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sion from my subject to advert to some not generally suspected prevalent causes of disease in the upper classes of society; and if, by directing a greater degree of attention to these causes, I can be at all instrumental in preventing any of the frequently irremediable consequences which their persistence entails, I shall derive much satisfaction from the consciousness that my endeavours, in this respect, have not been altogether useless.
LONDON, August, 1851.
CONSIDERING Paris as the first point to be reached by the continental visiter, each of the routes from England presents its advantages. That by Newhaven and Dieppe is the most direct and the shortest; but the sea passage being of five or six hours' duration, presents a great objection, and in the winter months the communication is altogether suspended. The entrance, moreover, to the harbour of Dieppe is not very good. The town has a population of about 20,000 souls; the Grande rue passing through its centre to the port, and containing the best hotels, presents in the season a cheerful and animated aspect. The port is spacious, and is protected by a citadel and castle. The principal inducement for a temporary sojourn at Dieppe is the sea-bathing, this being the marine establishment nearest to the metropolis. The baths are under the superintendence of a physician-inspector, as at the other sea and mineralized baths in France.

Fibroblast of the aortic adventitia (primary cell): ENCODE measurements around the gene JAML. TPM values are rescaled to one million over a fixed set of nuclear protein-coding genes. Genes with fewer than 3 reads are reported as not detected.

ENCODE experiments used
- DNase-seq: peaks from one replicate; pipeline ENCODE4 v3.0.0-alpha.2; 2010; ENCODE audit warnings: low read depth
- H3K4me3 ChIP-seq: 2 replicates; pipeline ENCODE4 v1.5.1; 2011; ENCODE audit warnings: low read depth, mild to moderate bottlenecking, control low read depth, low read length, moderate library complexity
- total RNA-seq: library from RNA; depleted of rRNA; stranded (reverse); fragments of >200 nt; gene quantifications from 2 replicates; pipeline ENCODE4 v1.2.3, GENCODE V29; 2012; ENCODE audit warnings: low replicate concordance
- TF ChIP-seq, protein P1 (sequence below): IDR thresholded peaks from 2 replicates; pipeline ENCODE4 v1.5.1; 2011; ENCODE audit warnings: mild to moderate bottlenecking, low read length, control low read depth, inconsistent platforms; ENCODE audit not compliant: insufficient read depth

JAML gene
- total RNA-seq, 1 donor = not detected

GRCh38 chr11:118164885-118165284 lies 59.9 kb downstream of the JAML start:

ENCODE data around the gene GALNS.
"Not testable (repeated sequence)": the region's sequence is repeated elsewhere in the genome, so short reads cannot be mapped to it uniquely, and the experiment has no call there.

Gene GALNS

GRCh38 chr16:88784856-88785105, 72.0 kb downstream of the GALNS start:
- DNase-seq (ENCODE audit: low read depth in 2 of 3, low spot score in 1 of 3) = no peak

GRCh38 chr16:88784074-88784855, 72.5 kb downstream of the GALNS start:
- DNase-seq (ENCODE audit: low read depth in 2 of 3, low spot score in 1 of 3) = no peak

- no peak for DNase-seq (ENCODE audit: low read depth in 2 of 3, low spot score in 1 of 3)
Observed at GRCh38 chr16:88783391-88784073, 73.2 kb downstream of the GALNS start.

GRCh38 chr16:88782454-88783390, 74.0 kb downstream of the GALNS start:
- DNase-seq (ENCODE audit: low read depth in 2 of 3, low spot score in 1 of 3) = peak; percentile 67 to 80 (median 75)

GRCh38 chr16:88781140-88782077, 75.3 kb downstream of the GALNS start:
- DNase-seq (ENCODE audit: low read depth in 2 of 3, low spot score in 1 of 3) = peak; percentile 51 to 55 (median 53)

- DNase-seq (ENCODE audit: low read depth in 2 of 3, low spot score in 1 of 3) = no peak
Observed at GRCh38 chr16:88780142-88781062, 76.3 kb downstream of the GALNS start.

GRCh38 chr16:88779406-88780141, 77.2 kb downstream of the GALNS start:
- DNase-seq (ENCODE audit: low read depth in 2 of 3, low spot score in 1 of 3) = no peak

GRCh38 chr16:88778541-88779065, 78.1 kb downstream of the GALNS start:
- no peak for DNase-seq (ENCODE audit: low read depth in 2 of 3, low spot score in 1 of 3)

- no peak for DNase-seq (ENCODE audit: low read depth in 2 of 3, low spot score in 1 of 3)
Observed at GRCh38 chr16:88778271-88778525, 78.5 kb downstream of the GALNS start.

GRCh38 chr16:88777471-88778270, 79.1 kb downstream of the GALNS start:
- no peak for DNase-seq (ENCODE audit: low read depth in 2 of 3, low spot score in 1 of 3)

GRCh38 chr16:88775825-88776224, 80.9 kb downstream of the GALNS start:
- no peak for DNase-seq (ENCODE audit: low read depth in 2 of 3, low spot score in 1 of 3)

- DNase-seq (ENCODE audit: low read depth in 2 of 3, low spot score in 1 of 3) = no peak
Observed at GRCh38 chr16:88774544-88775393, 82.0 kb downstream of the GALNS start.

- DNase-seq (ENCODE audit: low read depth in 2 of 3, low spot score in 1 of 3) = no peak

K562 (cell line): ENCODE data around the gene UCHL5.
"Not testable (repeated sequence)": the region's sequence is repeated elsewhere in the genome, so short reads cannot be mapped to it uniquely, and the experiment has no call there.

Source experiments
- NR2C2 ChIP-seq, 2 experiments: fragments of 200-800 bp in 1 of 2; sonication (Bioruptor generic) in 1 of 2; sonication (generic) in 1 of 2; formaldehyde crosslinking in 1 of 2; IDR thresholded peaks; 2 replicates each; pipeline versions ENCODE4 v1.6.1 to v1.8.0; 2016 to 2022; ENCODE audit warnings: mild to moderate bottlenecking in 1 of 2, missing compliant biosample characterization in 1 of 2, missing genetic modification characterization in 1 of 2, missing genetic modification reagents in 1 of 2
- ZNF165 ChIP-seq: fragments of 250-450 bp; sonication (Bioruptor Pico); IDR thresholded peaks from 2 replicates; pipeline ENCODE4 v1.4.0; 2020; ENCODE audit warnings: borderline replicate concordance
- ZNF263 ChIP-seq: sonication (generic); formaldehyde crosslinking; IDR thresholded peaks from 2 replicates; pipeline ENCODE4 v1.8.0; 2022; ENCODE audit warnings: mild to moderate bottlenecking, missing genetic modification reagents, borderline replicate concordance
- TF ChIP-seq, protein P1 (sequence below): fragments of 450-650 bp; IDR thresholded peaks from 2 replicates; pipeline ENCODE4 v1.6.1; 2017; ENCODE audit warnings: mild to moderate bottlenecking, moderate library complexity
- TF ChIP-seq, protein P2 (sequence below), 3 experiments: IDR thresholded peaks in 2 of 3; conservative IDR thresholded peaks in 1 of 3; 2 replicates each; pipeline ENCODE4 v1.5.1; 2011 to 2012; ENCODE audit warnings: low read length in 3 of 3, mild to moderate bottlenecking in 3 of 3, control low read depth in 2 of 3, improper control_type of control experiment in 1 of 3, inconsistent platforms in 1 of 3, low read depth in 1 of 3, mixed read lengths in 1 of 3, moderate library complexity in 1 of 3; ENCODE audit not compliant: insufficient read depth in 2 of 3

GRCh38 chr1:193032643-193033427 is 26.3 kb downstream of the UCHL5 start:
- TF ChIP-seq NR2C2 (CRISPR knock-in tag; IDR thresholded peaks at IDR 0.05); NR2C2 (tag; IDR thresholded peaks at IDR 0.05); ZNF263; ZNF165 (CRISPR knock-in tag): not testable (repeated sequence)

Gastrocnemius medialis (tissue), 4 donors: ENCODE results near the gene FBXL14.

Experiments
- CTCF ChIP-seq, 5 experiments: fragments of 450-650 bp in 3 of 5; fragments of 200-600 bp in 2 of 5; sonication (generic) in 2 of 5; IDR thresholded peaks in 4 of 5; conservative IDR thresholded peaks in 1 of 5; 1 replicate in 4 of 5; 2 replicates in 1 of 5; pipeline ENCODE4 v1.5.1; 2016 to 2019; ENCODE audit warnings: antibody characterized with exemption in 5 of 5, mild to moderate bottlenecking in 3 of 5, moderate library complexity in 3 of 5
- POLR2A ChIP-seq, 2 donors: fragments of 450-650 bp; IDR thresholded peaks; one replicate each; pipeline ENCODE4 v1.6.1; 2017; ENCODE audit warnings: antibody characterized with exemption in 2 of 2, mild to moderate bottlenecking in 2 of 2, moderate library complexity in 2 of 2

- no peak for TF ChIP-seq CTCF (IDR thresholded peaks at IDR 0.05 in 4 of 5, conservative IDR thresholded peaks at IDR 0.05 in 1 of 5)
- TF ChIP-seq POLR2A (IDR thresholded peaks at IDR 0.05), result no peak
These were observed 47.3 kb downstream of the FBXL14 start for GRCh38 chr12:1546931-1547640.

The country between Dieppe and Paris—the most fruitful part of Normandy-is agreeably diversified; the journey occupies about five hours. At Rouen, the cathedral St. Ouen, and the spacious quays, are the chief objects deserving attention. Between Havre and Rouen the scenery along the banks of the Seine is highly interesting, especially at the part where the river widens out near Quillebæuf. Some persons, therefore, prefer the Havre passage from Shoreham, which is about two hours longer than that to Dieppe. The port of Havre admits the largest vessels, and maintains regular communication by steam with America, Rus. sia, and other distant countries. The establishment Frascati offers resources for recreation. The English residents, however, as also the principal merchants, live at the large suburb Ingonville.
The objection to a long sea-passage will, however, always induce the great majority of travellers to choose that from Folkstone or Dover to Boulogne; or from the last-named English port to Calais—which, though shortening the voyage by half an hour, prolongs the railroad journey by a few miles.
Boulogne is an agreeable town for a short residence in the summer season, and has been of late years a good deal resorted to by families from England, on account of the sea-bathing, which is excellent, a fine sandy beach extending at low water eastward of the port, which has been greatly improved by the construction of a jetty along the ridge of rocks that formerly rendered the entrance less safe. The streets are clean, wide, and have an animated appearance; and several of the shops are handsome. The lower town lies at the